As the state prepares to launch into the annual South Australian History Festival activities during May, Flinders University’s Associate Professor in Maritime Archaeology Wendy van Duivenvoorde has been leading a student group to continue archaeological investigation of the American River Fish Cannery on Kangaroo Island in the past week.
This work by Flinders staff and students aims to generate better understandings of one of the earliest fish canneries in South Australia. The team investigated how much of an archaeological footprint the cannery business left in the two years it operated from 1887 to 1889, and has attempted to identify the function of the remaining buildings and identify the location of the locations of the cooling and smoking rooms.
“We hope this will deepen our understanding of the colonial history of American River and regional maritime activity, in particular the fishing industry in the early 19th century, and aid the American River Progress Association and local community with the development of better signage on and information about the site,” says Associate Professor van Duivenvoorde.
The area of investigation is located about 2km north of the town of American River on Kangaroo Island. The site spans an area of about 10,000 square metres and has ruins of the buildings that once serviced the cannery. The ruins of the buildings consist of partial standing stone dry walls between the beach and hill side. The site is covered by sparse, low, coastal vegetation.
In 2006, Flinders University Maritime Archaeology Program staff and students undertook an archaeological survey to assess the fish cannery remains and attempt to study the maritime landscape of the American River area. Finds included pieces of lead sheathing and a lodging knee (most likely from a wooden ship). This lead presumably remained from the fish canning works, and no other finds were reported.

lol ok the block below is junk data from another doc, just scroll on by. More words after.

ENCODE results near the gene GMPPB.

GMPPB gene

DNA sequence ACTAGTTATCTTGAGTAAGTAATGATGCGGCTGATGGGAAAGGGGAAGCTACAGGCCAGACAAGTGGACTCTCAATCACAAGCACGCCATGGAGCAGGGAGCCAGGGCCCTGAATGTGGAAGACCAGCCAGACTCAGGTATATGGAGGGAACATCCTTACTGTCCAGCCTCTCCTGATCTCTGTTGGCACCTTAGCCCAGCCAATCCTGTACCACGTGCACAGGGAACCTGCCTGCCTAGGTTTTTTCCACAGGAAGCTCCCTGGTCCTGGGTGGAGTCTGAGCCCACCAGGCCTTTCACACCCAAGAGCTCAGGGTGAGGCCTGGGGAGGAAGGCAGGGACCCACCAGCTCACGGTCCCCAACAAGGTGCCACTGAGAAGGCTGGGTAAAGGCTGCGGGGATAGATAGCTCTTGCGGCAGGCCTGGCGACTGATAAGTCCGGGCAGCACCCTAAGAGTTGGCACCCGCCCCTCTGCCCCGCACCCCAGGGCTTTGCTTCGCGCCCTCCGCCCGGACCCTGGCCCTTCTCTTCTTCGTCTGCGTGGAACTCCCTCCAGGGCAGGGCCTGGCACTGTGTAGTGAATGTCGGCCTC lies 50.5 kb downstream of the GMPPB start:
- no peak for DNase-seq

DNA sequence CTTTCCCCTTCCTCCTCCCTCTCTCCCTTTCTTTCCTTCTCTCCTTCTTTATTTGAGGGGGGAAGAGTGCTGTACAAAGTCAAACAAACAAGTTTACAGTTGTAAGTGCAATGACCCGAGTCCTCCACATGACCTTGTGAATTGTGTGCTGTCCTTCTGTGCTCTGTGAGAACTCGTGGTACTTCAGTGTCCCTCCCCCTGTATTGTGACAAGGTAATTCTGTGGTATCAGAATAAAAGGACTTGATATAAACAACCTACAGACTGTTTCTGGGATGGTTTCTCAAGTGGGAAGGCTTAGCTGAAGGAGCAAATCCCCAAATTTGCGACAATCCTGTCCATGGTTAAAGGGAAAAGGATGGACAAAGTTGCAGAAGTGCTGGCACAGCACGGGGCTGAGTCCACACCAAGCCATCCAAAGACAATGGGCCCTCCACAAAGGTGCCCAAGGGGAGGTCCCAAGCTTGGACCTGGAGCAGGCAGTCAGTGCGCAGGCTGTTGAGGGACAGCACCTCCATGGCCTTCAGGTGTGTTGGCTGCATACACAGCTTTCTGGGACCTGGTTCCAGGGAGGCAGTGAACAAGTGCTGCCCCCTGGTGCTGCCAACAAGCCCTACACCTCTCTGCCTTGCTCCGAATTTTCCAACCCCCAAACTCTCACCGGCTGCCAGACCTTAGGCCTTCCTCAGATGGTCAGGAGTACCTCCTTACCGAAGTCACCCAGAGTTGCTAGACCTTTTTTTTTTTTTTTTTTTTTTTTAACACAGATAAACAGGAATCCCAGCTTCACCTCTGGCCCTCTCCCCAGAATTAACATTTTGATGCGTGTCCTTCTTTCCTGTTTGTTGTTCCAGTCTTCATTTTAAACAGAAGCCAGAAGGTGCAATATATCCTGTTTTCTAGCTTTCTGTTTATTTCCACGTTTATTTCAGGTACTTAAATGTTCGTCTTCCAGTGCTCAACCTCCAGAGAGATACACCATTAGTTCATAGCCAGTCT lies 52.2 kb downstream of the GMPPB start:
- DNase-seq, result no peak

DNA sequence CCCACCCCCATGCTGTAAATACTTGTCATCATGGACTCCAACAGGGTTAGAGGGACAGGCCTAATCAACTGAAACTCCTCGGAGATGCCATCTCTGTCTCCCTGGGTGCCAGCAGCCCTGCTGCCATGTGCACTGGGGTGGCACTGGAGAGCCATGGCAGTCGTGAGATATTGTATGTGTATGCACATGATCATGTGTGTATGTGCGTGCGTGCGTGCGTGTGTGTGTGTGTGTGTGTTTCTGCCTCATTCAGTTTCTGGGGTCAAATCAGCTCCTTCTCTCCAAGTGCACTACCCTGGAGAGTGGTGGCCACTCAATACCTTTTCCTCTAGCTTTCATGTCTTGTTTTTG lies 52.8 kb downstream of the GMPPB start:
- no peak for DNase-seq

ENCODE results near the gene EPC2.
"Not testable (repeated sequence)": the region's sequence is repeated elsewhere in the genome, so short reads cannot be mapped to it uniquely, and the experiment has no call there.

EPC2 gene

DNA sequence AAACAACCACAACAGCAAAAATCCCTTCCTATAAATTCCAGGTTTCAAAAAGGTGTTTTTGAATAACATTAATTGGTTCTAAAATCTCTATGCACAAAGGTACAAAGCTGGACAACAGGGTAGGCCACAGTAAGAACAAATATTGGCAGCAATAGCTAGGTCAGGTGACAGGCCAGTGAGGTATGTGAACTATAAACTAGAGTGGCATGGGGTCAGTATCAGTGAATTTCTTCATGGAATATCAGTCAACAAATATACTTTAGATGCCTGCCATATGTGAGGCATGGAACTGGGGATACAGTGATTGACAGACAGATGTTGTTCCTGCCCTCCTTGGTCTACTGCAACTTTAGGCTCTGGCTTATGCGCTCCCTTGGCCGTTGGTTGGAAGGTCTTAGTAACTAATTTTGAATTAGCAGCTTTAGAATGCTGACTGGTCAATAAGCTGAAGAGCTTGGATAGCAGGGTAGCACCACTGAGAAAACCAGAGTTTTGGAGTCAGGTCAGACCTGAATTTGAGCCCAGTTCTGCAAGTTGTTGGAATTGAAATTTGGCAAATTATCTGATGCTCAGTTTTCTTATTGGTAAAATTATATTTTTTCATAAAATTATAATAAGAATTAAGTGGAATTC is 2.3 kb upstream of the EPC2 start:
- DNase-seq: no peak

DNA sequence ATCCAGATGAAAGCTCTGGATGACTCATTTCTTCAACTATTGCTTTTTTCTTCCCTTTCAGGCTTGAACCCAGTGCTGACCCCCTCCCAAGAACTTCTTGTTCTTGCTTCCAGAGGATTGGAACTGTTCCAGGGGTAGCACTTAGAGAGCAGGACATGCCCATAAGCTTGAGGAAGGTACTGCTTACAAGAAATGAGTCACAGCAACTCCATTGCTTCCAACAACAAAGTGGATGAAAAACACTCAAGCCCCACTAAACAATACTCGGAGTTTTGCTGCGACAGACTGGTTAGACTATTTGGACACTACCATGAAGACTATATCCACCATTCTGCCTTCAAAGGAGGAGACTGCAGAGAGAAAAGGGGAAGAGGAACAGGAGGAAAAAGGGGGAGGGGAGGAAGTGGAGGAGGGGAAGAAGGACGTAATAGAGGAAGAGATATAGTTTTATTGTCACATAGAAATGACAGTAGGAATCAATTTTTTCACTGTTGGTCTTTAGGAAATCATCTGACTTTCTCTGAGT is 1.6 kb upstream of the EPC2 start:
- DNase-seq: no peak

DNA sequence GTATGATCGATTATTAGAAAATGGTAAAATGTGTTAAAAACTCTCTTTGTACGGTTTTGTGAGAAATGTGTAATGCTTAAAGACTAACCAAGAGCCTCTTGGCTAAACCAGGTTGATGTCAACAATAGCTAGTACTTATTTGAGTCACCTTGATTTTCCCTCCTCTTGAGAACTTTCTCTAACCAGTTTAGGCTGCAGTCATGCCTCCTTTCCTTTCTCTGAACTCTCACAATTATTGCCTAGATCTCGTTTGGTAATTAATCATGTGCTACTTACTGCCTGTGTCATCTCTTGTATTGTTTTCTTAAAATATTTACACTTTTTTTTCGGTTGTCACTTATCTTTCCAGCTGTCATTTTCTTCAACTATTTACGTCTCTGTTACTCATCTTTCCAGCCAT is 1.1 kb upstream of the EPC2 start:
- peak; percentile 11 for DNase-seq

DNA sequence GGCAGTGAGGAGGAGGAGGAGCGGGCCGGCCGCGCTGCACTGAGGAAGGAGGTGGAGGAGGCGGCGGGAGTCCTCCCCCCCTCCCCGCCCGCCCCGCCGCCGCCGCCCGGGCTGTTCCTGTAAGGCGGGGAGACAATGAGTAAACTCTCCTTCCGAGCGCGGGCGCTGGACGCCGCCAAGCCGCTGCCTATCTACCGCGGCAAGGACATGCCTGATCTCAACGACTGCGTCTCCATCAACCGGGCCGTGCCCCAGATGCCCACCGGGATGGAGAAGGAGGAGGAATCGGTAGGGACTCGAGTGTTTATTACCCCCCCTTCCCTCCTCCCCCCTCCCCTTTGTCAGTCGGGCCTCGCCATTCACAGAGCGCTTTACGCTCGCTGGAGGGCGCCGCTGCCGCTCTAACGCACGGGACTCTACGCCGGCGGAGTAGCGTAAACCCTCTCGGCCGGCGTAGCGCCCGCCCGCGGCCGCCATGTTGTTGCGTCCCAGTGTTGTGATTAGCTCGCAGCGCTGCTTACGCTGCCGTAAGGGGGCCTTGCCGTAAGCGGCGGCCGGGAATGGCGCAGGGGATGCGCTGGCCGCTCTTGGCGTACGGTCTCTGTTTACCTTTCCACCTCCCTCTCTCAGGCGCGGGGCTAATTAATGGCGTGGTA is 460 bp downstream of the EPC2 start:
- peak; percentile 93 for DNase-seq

Based on historical documentation, it is known that a small group of Chinese fish-curers processed fish in American River and Kingscote from the 1860s. Their stake and participation into South Australia’s early fishing industry has been largely overlooked and historic sources on their activities is patchy.
In 1887, Charles Shand, a Scottish-born brewer and ‘hereditary fish preserver’, commenced the fish cannery in 1887 and his newly revived Kingscote Fish Preserving Company Limited Adelaide office was registered in March 1888. The fish cannery had at least three main stonework buildings, a well, a kiln and a smoking oven. Up to 40 men were occasionally employed at the cannery over the two years that it operated.
This continuing investigation work by the Flinders archaeology department complements SA History Month activities being staged in the American River area, which fit the 2021 History Festival theme of “exploring change”. A group of volunteer shipbuilders has embarked on a project to recreate the first maritime vessel built in South Australia in 1803 – the sealing vessel Independence – and they will discuss the project in a talk delivered in the Rebuild Independence Group boathouse at American River from 11am to noon on Sunday May 9.
The American sealers who built Independence in 1803 gave this tiny fishing village its name, and now the reproduction of the wooden boat is being built on the original site. After the history talk, visitors will be encouraged to climb Prospect Hill, just as did navigator Captain Matthew Flinders did when he first landed on Kangaroo Island in 1802, to look over the island from a spectacular elevated panoramic view.
Bookings for the May 9 event can be made by phoning Anne A’Herran on 0421 176 418 or email firstname.lastname@example.org
For further details about the rebuilding Independence project, visit the website.